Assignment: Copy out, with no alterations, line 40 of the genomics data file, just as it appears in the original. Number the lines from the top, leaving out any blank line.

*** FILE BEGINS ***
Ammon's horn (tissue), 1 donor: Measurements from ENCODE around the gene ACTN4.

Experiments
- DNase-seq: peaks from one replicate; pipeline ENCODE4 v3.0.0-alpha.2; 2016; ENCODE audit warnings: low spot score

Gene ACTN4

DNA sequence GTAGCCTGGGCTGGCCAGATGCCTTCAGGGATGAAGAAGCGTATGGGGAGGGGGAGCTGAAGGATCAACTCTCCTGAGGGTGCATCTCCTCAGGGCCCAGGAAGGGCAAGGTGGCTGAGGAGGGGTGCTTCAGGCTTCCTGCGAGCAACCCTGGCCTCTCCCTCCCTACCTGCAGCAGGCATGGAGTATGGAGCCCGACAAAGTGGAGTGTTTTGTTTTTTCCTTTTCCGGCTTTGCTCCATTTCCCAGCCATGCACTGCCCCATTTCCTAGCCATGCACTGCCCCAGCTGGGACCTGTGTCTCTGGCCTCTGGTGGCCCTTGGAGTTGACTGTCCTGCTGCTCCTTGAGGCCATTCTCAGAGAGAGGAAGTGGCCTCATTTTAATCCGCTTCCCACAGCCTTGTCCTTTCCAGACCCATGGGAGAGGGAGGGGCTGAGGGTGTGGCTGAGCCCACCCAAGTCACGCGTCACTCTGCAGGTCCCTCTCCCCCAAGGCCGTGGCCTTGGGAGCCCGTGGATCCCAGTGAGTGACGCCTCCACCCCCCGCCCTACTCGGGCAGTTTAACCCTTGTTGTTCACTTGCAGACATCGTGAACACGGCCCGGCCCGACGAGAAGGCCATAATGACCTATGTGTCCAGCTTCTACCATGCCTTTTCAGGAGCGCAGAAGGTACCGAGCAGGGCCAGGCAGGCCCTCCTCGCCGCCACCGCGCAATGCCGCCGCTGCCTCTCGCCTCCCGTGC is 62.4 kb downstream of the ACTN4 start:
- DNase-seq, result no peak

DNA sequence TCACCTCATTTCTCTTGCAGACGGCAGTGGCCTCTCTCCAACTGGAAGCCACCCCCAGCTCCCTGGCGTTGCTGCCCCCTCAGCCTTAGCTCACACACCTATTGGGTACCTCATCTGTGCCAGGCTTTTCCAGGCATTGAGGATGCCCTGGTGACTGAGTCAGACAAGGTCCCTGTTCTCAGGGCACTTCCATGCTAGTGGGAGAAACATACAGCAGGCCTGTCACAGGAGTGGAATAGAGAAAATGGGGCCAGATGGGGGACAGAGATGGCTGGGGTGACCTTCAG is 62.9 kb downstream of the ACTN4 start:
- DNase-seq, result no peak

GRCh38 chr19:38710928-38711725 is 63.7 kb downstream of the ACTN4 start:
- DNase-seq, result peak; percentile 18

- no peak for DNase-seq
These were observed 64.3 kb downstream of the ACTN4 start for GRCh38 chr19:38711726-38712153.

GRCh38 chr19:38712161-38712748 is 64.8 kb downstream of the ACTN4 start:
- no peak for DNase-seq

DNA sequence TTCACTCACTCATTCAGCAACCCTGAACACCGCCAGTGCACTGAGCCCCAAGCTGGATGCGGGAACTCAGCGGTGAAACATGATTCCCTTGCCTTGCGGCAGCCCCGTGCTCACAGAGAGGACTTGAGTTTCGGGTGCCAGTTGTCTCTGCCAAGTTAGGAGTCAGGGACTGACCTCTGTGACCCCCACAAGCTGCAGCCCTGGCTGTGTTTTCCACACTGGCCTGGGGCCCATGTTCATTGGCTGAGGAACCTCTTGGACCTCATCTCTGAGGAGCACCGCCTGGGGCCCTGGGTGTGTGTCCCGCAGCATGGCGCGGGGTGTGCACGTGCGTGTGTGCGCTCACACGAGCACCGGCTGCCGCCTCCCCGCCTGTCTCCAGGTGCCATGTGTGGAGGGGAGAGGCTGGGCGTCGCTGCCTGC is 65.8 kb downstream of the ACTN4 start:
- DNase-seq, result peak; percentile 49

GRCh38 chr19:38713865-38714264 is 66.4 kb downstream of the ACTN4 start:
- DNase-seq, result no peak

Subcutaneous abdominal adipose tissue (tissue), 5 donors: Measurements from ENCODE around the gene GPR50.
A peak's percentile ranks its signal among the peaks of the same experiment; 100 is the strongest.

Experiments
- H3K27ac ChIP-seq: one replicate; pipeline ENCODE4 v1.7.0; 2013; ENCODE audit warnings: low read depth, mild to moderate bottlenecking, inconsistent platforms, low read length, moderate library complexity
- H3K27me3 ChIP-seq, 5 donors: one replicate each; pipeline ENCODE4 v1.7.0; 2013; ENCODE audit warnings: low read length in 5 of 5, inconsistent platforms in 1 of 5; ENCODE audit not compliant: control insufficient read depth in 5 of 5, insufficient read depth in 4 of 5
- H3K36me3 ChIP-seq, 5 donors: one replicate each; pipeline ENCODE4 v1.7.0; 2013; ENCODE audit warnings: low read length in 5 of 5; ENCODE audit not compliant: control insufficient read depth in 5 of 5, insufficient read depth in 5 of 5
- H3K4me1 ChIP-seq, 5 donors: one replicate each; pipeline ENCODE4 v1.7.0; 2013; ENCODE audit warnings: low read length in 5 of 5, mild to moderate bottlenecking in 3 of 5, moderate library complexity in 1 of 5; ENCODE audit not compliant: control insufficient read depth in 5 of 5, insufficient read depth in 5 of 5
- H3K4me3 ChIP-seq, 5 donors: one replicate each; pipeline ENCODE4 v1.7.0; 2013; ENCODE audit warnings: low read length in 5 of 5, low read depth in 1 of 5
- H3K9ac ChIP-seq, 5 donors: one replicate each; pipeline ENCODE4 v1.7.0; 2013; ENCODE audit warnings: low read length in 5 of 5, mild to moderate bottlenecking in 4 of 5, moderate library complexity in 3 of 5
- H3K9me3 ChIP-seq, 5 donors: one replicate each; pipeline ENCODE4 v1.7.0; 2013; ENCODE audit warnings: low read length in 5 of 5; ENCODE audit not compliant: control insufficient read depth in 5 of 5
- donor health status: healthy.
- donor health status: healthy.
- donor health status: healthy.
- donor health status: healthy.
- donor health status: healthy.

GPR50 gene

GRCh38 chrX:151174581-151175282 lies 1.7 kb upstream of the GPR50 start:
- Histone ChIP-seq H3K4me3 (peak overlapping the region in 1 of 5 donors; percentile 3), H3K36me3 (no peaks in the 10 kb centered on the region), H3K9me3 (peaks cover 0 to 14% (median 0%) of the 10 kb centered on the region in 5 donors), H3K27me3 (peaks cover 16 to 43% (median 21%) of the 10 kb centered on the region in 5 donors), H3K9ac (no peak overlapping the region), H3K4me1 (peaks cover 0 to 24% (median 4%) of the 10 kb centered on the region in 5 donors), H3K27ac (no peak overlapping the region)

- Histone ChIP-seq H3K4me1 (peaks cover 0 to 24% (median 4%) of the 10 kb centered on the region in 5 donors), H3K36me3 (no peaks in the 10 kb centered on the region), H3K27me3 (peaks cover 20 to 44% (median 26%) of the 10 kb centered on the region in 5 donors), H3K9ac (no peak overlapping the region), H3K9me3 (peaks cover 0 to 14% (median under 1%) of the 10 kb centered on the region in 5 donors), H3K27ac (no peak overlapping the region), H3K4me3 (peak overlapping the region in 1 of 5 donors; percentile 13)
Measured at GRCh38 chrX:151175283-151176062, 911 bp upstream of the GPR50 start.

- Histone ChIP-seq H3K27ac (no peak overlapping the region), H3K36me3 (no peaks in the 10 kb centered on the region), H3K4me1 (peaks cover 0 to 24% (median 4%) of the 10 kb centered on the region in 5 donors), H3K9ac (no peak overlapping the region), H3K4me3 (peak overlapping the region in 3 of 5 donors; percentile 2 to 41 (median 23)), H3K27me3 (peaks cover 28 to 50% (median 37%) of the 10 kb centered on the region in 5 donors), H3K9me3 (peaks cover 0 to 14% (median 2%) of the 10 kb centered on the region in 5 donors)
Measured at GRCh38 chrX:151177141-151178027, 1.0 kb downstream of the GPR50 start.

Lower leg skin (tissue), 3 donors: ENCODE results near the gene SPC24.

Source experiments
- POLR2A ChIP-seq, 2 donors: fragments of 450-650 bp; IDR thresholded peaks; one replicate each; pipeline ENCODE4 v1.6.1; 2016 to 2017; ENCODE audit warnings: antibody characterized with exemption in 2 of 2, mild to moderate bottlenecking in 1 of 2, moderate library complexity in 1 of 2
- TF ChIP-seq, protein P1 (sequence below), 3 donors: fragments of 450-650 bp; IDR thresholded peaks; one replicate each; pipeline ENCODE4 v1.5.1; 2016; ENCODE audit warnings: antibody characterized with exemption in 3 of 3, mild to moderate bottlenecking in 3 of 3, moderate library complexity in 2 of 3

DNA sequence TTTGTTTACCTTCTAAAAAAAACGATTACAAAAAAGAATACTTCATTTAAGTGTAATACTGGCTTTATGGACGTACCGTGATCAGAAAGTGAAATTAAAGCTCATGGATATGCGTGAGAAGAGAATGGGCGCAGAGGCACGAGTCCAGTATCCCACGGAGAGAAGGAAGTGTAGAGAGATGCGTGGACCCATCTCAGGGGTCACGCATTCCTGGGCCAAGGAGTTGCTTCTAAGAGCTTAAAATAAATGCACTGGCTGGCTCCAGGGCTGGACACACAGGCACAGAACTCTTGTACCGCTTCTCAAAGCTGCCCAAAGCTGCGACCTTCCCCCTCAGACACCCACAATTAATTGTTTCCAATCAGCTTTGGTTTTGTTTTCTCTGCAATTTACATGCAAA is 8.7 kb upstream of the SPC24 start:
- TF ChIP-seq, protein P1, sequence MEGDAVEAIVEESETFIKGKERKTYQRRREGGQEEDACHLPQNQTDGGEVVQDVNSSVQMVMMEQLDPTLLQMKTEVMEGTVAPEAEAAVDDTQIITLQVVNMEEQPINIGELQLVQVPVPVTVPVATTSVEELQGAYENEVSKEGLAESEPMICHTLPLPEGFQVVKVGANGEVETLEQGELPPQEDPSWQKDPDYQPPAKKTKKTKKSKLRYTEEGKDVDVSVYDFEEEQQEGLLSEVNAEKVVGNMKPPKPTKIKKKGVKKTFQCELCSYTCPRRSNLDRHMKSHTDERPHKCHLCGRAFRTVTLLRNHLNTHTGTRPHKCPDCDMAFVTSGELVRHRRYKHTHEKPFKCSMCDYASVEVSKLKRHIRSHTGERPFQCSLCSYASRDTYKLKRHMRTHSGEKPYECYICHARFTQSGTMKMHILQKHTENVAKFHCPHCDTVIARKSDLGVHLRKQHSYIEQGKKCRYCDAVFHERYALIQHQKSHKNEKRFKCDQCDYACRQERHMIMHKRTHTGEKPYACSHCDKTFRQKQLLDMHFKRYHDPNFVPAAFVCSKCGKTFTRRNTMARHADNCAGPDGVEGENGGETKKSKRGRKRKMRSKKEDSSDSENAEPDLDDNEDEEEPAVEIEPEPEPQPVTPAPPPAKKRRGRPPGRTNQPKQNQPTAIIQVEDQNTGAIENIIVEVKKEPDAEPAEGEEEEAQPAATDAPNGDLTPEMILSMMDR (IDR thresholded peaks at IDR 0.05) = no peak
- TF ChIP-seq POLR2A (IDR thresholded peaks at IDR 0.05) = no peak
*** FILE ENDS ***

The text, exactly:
Measured at GRCh38 chrX:151177141-151178027, 1.0 kb downstream of the GPR50 start.